The story behind the storytelling is unexpected. Gary Krist didn’t start out to write a narrative nonfiction book about the Wellington Disaster. For one thing, he wrote novels and short stories. For another, he had never heard of the Wellington Disaster.
In an interview with Failure Magazine, Krist explains that a total fluke inspired him to write The White Cascade: The Great Northern Railway Disaster and America’s Deadliest Avalanche. “I was researching a different topic—the Duke of Wellington—and the Google result included something about a Wellington disaster. I had never heard of it so I clicked on the link and started reading. It turned out to be this incredible story that—except for a couple of privately or regionally published books—had not been written about.”
In fact, in an original essay called “A Fresh Chapter of History,” Krist says that a few minutes after clicking on that link, he “knew exactly what [he] would be doing for the next three or four years of [his] life.” He speaks of America’s forgotten stories—the Wellington tragedy in particular, which demonstrates the courage and sacrifice that helped shape the country.
Early in his research, he realized that fiction wouldn’t do the story justice. The bare truth was too dramatic. Plus, the facts needed telling since historians had not written much about the event. The result is narrative nonfiction (not a historical novel) free of invented dialogue and characters. Krist’s careful research encompasses not only the event, but the period in which it took place, the “Golden Age of Grand Disasters.”
In an interview with Boise State Radio’s Bob Kustra, Krist says that the March 1, 1910, avalanche that swept two trains off the tracks occurred during “an era when our technological reach exceeded our grasp. We knew how to put trains in these mountainous places. We knew how to build these big ships that supposedly were unsinkable. We. . .did know how to do them, but we didn’t know how to do them safely yet. So this is kind of a transition era when technology was leaping forward at a furious pace, but the safety element was a little bit lagging.” Consequently, the Wellington Disaster was part of a process evolving at that time that led to greater corporate liability, responsibility and safety. Listen to the radio interview here.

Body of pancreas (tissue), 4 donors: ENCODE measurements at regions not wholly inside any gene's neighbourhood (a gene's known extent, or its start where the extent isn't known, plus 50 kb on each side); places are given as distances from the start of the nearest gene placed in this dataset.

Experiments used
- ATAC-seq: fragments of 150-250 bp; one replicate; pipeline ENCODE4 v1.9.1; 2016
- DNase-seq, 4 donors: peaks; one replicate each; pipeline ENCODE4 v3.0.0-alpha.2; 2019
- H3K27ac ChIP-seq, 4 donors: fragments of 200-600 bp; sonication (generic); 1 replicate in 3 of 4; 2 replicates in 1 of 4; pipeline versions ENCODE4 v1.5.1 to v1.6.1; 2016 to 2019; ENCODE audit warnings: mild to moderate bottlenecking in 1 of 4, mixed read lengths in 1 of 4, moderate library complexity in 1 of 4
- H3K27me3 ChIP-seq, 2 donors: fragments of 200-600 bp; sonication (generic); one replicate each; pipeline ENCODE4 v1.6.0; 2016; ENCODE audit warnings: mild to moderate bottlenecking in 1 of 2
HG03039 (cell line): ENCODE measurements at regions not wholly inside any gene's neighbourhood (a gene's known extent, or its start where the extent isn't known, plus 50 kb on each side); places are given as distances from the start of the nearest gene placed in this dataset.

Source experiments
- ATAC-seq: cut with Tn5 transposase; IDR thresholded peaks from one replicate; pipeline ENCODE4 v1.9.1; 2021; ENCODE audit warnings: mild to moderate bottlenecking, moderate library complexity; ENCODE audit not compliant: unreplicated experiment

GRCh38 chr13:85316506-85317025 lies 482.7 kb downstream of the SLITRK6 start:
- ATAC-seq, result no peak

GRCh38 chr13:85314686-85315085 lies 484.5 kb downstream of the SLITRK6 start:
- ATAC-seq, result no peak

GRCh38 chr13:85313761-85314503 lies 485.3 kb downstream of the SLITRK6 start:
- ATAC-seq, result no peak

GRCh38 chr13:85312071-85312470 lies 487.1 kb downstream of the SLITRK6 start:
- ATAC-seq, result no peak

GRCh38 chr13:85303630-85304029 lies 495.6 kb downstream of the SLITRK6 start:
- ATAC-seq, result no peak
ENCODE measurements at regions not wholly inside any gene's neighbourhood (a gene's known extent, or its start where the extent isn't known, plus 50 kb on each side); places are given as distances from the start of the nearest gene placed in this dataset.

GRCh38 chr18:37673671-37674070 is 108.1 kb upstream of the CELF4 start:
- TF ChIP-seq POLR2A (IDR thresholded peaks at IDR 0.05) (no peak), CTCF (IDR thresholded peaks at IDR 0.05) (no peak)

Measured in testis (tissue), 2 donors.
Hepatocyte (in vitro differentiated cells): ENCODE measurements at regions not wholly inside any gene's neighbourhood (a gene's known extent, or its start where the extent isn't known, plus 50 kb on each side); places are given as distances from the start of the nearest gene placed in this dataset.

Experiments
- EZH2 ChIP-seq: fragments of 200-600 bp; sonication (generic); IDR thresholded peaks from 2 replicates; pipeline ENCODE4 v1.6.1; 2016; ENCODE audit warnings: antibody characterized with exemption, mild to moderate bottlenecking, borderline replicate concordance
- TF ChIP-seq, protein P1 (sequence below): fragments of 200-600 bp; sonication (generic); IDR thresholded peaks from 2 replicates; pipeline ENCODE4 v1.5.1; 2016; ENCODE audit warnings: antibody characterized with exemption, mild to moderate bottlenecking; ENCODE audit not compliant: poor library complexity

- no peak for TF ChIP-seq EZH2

Krist’s second narrative nonfiction book, American Colossus: An Epic of Chicago, will be published in 2010 or 2011. It portrays an extraordinary 12-day period in the Chicago of 1919. Before writing The White Cascade (published in hardcover in 2007 and paperback in 2008), Krist wrote three novels—Bad Chemistry, Chaos Theory and Extravagance—and two short story collections—The Garden State and Bone by Bone. In addition he has written op-eds for The New York Times and Newsday, articles for a number of publications including National Geographic Traveler and The Wall Street Journal, and book reviews for The New York Times Book Review, Salon and The Washington Post Book World. He has received The Stephen Crane Award, The Sue Kaufman Prize from the American Academy of Arts and Letters, a Lowell Thomas Gold Medal for Travel Journalism, and a fellowship from the National Endowment for the Arts.
Gary Krist lives in Bethesda, Maryland. He explored Washington, including the Iron Goat Trail along the railroad grade where the avalanche occurred, while researching The White Cascade. He returns to Washington to speak at “Working on the Railroad 2010,” a benefit for the Northwest Railway Museum March 5, 6:00-9:00 PM, at Snoqualmie Ridge TPC Golf Club, 36005 SE Ridge Street, Snoqualmie. You may purchase tickets ($100/ticket or $700/table for 8) by phone at 425-888-3030 ext. 202 or in person at the Depot Bookstore, 38625 SE King Street, Snoqualmie.
Museum Director Richard Anderson read The White Cascade out of personal interest last year and got in contact with Gary Krist through Skykomish Historical Society’s Bob Kelly. The Northwest Railway Museum is looking forward to welcoming Krist to Snoqualmie. You’re invited to hear firsthand his adventures in researching and writing about a significant event in railroad and Washington history.